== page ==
Beau­ti­ful bam­boo floors easy to main­tain

Winnipeg Free Press - Section G - - HOMES - REENA NER­BAS

QUES­TION: We have new bam­boo floors in our home. What should we use on the floor to clean it? Dif­fer­ent peo­ple with lots of dif­fer­ent ideas have ad­vised us, but no one has the right so­lu­tion. Thank you in ad­vance.

Gor­don, Bir­tle

Not only are bam­boo floors beau­ti­ful, they are also easy to main­tain. Pro­fes­sional clean­ing prod­ucts such as Bona Hard­wood Floor Clean­ing Kits may be used for main­te­nance and daily clean­ing. Many peo­ple use mi­crofi­bre mops. Make sure to only slightly dampen the mop (too much wa­ter will dam­age the floor over time). Vac­uum and mop the floor reg­u­larly. Wood-floor cleans­ing agents should be di­luted in wa­ter be­fore use. To en­sure that your bam­boo floor re­tains its nat­u­ral shine and tex­ture for life, an ad­di­tional coat­ing of ure­thane can be ap­plied ev­ery 2 years for com­mer­cial-use floor­ing, and ev­ery 8 years for res­i­den­tial use. Never wax your bam­boo floor. The ure­thane-based fin­ish is de­signed to pro­tect your floor for years. Wipe up any spills im­me­di­ately. Pro­tect your floor from ev­ery­day use by in­stalling felt or plas­tic pro­tec­tors un­der feet of fur­ni­ture. Caster-wheeled chairs should have wide cast­ers. Be­ware of high heels; this can dam­age even the tough­est floor­ing ma­te­rial. QUES­TION: I pur­chased some rub­ber mats for my new car and I can’t get rid of the rub­ber smell. I’ve scrubbed them, frozen them, poured boil­ing hot wa­ter on them and they still smell. Can you help? Thank you.

Jasper, Win­nipeg

Great ef­fort on your part but the prob­lem is not on the ex­te­rior of the rub­ber: What you smell are the chem­i­cals used in mak­ing the rub­ber. You can leave them out­side for a few days, wash them with vine­gar, tea tree and wa­ter or sprin­kle them with cof­fee grounds or wash them in the bath­tub with laun­dry de­ter­gent. How­ever, even if the smell leaves for a while it will likely re­turn. If the odour is driv­ing you up the wall it may be in your best in­ter­est to ex­change the mats for a dif­fer­ent brand. QUES­TION: How can I get diesel fuel odour out of up­hol­stered boat cush­ions that have foam in­side of the ma­te­rial?

Mar­jorie, Win­nipeg

Be­gin by clean­ing the cush­ions with dish soap and wa­ter. Blot the en­tire cush­ion and lay on the grass to air dry. When the cush­ions are dry pur­chase heavy-duty garbage bags and put one of the cush­ions in­side the bag with a few dryer sheets or cot­ton balls soaked with vanilla. Use your vac­uum noz­zle to suck out all of the air in the bag. Close the bag and leave for a day or two. Re­move cush­ion and re­peat steps with the next cush­ion. QUES­TION: I heard you on the ra­dio and you were in­cred­i­ble! I have a stain ques­tion. I’m a body-care man­u­fac­turer. One day I was mak­ing lip balm and ac­ci­den­tally poured some of the hot liq­uid (oil and beeswax) on my cot­ton pants. I’ve treated them with two dif­fer­ent nat­u­ral stain re­movers (from the health-food store) and washed them nu­mer­ous times (and ac­ci­den­tally put them through the dryer once) to no avail. In fact, there are more spots on the pants now then when I started.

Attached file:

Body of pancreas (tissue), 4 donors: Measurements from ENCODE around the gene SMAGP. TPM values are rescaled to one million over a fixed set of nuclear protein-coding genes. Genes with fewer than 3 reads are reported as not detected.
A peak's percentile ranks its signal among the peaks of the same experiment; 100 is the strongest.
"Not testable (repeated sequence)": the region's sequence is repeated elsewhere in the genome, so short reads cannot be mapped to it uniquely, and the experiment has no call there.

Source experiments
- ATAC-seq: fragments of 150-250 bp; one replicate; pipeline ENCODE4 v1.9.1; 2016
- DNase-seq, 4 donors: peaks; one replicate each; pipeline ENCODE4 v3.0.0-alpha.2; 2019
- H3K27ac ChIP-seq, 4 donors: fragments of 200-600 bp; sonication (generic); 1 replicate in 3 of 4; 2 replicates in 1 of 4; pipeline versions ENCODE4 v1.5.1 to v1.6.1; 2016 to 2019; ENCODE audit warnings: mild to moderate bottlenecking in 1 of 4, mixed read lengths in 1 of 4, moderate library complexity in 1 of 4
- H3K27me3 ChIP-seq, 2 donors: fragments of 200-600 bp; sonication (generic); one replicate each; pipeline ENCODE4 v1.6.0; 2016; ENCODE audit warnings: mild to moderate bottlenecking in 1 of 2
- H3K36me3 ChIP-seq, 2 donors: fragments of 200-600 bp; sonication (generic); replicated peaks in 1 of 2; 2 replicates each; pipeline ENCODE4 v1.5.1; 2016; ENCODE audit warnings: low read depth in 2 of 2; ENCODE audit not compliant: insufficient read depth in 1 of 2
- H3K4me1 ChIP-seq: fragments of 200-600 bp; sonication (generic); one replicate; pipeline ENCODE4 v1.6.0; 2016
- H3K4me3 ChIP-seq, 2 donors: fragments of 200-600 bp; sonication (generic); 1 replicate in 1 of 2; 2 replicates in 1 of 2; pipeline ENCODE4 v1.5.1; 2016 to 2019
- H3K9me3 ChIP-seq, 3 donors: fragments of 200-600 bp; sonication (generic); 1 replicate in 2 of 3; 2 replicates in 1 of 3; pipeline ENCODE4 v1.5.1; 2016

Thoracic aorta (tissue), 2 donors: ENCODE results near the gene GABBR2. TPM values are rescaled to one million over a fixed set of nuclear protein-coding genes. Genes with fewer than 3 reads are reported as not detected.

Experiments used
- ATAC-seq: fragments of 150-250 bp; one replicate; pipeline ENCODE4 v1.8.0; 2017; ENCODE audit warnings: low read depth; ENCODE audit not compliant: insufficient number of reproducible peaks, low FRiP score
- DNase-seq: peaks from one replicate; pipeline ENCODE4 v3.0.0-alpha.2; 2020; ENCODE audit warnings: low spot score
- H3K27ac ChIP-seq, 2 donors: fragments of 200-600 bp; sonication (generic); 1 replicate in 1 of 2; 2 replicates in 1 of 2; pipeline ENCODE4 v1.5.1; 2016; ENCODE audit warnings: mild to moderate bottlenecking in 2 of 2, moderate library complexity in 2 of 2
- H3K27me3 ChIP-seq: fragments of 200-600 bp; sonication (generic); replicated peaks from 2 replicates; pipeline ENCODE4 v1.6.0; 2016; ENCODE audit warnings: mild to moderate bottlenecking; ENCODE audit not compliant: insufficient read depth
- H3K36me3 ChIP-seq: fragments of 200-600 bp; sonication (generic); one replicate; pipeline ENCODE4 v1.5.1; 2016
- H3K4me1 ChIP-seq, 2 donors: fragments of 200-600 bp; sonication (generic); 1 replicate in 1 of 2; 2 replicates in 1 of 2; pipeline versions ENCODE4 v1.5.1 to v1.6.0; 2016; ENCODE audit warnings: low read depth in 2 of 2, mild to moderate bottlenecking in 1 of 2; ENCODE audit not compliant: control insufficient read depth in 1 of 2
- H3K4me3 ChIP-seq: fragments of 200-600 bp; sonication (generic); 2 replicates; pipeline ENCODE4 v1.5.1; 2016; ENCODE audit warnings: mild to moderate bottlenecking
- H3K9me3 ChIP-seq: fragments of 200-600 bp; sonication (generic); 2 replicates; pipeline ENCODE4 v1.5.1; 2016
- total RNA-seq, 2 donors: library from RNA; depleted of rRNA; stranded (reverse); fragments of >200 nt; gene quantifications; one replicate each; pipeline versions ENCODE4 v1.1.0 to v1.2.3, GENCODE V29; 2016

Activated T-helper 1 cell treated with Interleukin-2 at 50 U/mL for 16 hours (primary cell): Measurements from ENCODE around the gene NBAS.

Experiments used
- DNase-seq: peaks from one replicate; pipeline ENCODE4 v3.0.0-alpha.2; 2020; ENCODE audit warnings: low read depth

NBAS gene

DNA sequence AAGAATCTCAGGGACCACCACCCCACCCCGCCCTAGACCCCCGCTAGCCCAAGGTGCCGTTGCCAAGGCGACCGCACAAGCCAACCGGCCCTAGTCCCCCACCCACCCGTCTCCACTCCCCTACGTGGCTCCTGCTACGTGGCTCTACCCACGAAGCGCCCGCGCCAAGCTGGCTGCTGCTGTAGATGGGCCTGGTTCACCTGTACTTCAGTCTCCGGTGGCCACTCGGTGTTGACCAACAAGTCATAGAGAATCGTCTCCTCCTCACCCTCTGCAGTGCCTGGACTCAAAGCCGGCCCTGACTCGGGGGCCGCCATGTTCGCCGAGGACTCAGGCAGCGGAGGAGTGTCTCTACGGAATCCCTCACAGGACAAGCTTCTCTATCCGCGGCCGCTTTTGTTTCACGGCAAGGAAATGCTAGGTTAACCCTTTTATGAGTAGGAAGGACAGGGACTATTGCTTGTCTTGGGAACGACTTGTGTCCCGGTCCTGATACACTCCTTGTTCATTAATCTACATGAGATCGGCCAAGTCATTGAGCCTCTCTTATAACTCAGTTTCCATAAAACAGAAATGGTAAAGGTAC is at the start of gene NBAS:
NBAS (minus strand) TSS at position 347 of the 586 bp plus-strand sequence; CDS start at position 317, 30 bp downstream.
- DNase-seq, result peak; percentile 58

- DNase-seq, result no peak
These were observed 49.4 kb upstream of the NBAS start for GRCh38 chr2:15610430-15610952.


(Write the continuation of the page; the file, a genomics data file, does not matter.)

Aimee, Vita

What of­ten hap­pens when items with oil spills are be­ing washed is that the oil will float in the wa­ter and dis­perse all over the fab­ric. Since the fab­ric has gone through the dryer, this stain will be dif­fi­cult to re­move. Your best bet is go­ing to be soak­ing the pants in wa­ter and wash­ing soda (found in the laun­dry sec­tion of most gro­cery stores). Soak or boil the pants for 10 min­utes and then wash; be sure to check the stain be­fore putting the pants in the dryer. If the stain is stub­born, you can use RIT dye re­mover; this does carry a strong odour but it is won­der­ful at re­mov­ing stains on clothes. You can then redye the pants or leave them as is depend­ing on the colour that they be­come af­ter you have used the dye re­mover (be sure to ven­ti­late). Fab­u­lous Tips of the Week from Man­i­to­bans:

1) Yes­ter­day, my daugh­ter got gum in her hair, and I was dread­ing the “peanut but­ter” treat­ment! Rather than use ice or cut her hair, I took the sec­tion of hair that was full of gum and put a paper towel be­hind it, then sprayed it thor­oughly with Pam cook­ing spray, let it sit for a cou­ple of min­utes, and was able to comb all of the gum out. A quick hair sham­poo and prob­lem solved! The paper towel was used to help catch the spray from soak­ing into the rest of her hair. Take care.


2) Was in­ter­ested in your col­umn about us­ing leftover rice. Some­times I make rice pud­ding: Place rice in bowl, add 1-2 cups of low-fat cool whip, rinse half to one cup raisins and add about 2-3 tea­spoons of cin­na­mon. Mix well and cool in fridge un­til needed. It is de­li­cious. This would be for us­ing about two cups of rice. Love your books and al­ways read your col­umn.

3) When bar­be­cu­ing ham­burg­ers this sum­mer, don’t press down on the meat

Gail when the burg­ers are on the grill. That will just press out mois­ture and you’ll end up with dry burg­ers.

I en­joy your ques­tions and tips, keep them com­ing!

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